On Monday, an environmental group filed a lawsuit to block Proposition 9 from the November ballot, claiming that it’s too sweeping to be a ballot initiative.
This is the measure also known as the Cal 3 initiative, which would start the process of splitting California into three separate states. The California Supreme Court has ruled that voters can’t approve a measure that “revises” the state constitution, only one that “amends” it. In their suit, the Planning and Conservation League says this measure would be a revision.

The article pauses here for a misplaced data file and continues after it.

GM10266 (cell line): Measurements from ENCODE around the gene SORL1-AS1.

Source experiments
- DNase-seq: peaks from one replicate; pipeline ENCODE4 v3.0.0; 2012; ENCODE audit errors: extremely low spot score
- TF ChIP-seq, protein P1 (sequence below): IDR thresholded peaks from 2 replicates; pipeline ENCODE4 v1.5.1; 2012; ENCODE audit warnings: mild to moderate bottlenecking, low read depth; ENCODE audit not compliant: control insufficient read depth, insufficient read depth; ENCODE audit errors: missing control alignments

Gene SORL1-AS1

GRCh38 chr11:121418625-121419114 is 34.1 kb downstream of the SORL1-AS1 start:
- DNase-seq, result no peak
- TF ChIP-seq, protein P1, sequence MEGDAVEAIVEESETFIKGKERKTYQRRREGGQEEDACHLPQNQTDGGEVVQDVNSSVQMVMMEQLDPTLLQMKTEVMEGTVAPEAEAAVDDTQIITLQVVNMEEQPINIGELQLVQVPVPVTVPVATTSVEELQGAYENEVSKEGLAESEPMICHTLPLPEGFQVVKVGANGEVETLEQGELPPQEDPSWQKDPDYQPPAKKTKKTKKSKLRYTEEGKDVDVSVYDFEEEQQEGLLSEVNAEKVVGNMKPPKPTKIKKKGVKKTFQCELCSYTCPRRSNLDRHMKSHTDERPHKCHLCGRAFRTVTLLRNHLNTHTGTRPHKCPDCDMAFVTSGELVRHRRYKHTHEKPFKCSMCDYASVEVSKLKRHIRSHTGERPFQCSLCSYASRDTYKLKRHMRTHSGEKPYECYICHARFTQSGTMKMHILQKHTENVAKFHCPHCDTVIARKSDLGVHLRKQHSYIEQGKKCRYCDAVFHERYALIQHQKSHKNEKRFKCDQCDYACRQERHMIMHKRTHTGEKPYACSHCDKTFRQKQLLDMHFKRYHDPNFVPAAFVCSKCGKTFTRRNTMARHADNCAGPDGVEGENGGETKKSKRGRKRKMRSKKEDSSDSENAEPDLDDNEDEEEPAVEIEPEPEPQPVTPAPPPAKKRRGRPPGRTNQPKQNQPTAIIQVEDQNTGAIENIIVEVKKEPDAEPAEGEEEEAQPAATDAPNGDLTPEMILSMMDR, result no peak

What legal qualifications does a measure have to meet to be a valid ballot initiative? How common is it for there to be a legal challenge to a prop before it has been voted on? And does Cal 3 hold legal water?
Darien Shanske, professor of law at UC Davis, where his areas of expertise include state and local government law
Michael Salerno, clinical professor emeritus of law at UC Hastings College of the Law in San Francisco